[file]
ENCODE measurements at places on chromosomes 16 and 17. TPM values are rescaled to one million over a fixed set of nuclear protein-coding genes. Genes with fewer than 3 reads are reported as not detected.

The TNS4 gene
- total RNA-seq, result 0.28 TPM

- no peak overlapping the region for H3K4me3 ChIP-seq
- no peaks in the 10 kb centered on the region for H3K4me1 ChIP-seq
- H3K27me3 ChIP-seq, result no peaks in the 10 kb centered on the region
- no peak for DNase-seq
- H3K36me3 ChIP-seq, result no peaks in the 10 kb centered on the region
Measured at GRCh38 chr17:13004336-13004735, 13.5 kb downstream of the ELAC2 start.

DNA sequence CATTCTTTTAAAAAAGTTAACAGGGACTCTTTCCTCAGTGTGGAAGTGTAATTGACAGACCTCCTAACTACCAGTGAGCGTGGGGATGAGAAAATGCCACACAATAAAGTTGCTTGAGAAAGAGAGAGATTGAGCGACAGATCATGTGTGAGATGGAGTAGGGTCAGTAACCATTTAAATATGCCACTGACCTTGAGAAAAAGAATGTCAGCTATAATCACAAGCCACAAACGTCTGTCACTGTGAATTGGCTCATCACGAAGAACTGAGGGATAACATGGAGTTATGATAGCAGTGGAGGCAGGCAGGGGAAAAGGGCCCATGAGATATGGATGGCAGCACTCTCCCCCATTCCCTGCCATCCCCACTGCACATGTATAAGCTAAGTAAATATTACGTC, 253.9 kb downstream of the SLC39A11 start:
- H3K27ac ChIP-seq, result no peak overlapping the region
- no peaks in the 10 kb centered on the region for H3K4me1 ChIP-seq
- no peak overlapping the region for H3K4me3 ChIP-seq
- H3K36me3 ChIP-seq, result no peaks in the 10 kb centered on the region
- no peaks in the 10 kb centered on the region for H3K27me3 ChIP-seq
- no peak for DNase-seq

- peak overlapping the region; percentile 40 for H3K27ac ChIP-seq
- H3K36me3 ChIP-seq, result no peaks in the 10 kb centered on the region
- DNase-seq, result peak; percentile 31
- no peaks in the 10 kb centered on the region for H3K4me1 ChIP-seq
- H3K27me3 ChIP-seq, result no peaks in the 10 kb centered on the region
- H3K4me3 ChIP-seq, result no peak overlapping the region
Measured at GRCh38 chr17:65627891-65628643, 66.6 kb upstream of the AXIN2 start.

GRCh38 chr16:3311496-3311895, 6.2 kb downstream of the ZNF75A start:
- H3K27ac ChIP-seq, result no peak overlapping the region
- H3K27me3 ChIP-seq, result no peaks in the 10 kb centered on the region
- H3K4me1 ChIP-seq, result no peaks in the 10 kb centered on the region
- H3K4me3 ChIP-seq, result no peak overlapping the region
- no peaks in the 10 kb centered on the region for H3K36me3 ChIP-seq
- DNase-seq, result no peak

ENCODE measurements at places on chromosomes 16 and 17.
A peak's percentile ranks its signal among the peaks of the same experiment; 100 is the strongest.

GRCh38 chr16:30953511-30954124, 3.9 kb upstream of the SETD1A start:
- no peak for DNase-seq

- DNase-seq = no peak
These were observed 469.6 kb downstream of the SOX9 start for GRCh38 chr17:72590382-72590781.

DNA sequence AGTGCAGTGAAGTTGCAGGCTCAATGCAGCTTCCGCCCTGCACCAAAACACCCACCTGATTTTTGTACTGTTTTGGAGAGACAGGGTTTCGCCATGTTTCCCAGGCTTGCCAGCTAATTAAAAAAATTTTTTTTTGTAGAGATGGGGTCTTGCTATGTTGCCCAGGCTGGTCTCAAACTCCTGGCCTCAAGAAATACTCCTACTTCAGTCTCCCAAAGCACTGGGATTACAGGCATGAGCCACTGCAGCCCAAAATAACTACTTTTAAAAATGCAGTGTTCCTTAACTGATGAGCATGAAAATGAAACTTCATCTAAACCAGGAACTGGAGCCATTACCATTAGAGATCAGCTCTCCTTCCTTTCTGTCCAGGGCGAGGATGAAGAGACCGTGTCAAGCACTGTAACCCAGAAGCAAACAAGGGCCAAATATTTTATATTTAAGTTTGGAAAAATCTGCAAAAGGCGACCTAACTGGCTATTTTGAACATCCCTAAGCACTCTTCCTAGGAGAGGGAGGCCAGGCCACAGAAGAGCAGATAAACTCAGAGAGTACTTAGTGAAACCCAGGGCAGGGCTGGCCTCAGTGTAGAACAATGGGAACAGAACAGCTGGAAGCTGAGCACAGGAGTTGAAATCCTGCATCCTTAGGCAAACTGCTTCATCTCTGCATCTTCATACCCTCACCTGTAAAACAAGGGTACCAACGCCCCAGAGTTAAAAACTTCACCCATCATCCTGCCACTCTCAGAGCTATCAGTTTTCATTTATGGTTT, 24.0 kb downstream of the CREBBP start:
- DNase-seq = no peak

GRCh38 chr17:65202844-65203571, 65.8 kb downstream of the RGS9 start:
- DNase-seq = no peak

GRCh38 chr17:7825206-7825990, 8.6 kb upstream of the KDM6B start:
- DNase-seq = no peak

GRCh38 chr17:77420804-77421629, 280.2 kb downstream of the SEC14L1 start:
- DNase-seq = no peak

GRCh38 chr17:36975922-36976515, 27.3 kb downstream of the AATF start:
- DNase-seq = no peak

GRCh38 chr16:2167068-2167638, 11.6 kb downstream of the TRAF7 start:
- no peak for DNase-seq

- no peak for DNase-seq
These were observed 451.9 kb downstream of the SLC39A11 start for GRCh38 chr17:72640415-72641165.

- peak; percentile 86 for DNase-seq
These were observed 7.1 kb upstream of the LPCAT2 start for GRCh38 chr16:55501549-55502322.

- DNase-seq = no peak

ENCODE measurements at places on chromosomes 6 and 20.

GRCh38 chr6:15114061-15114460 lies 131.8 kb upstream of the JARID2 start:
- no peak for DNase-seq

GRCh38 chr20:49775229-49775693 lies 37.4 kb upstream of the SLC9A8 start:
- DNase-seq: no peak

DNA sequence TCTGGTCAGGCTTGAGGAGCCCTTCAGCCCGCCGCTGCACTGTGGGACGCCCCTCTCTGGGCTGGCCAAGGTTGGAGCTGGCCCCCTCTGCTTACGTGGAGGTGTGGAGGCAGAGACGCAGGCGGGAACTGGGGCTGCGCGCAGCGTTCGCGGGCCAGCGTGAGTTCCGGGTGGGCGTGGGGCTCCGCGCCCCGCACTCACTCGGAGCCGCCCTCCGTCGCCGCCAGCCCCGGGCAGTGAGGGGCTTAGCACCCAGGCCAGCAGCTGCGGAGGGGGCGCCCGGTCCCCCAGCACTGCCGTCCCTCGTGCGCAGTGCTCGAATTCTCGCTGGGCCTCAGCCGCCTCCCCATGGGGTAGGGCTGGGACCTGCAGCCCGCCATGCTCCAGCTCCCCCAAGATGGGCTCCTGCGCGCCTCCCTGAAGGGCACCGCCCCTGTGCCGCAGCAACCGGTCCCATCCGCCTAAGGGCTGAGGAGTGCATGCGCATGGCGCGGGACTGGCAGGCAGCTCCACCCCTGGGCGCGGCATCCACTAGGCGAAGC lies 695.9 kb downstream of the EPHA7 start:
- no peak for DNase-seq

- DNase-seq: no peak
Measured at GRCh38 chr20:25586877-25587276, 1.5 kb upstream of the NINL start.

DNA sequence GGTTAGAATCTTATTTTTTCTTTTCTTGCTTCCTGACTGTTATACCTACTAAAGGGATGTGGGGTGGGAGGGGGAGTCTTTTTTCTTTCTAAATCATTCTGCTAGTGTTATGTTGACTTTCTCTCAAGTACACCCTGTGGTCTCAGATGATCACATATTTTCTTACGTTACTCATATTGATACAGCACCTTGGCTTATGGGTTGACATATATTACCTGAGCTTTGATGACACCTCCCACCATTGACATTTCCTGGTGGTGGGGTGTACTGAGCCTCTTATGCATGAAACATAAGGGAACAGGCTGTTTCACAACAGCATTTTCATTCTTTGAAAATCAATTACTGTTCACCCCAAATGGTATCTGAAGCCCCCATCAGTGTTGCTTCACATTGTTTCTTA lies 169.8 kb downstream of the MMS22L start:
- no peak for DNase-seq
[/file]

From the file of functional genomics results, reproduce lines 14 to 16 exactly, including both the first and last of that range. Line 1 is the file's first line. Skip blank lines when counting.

- H3K36me3 ChIP-seq, result no peaks in the 10 kb centered on the region
- no peaks in the 10 kb centered on the region for H3K27me3 ChIP-seq
- no peak for DNase-seq